The pinnipeds turned up shot on beaches in southern Puget Sound, on the Hood Canal and near Westport on the Washington coast.
About five to 10 seals and sea lions turn up shot in state waters during a typical year, said Brian Gorman, a spokesman for the National Oceanic and Atmospheric Administration.
Now, seven have been found since early December, most recently on Monday. Officials don't know who shot the animals.
"It's not crazy unusual, but it's enough for us to perk up our ears and be on the alert," he said.
Killing a seal or sea lion is a federal offense under the Marine Mammal Protection Act, punishable by a fine of $20,000, Gorman said.
The animal found in Hood Canal was a Steller sea lion, listed as threatened under the federal Endangered Species Act, in addition to being protected by the marine mammal law.
The Sea Shepherd Conservation Society, based in Friday Harbor, is offering a $10,000 reward for information leading to the arrest and conviction of the perpetrators.
The group is urging people with information to call NOAA's national enforcement at 800-853-1964 or call 911 to report a crime in progress.
"Prosecuting these cases is a challenge because without a witness it's difficult to make a connection between a shooter and a dead sea lion," Gorman said. "We really are dependent on the public to report anything they think is helpful."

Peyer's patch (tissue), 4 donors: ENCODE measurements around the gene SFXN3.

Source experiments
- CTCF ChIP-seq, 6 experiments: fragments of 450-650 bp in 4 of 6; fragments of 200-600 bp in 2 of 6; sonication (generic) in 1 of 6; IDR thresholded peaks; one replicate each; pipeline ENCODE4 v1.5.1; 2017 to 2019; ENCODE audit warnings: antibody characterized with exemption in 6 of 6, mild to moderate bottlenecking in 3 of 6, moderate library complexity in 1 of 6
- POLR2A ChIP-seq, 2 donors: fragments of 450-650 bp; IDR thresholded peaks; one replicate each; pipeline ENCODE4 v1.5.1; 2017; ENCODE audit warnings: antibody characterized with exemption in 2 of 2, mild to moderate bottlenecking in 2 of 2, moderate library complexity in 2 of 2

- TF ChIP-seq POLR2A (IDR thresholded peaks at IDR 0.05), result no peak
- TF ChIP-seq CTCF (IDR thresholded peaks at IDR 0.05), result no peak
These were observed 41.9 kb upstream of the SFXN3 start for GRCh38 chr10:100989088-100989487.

Bullets or bullet fragments have been found or recovered from all seven sea lions, but biologists are working to determine whether the bullets killed them, Gorman said. He said stranded mammals have been found with old bullet wounds that aren't fatal.
The locations where the dead pinnipeds were found is not necessarily an indication of where they were killed, Gorman said. Many of the animals had been dead for two or three weeks, he said.
"People shouldn't infer anything from where they were ending up," he said. "Their stranded location is a function of tides and winds and not of where they died."
A harbor seal yearling found dead in Edmonds on Jan. 24 was suspected of having been shot, but this was later determined not to be the case, Gorman said.
Seals hear through holes in the sides of their heads that sometimes are mistaken for gunshot wounds, he said.
The Associated Press contributed to this story.
Bill Sheets: 425-339-3439; firstname.lastname@example.org.
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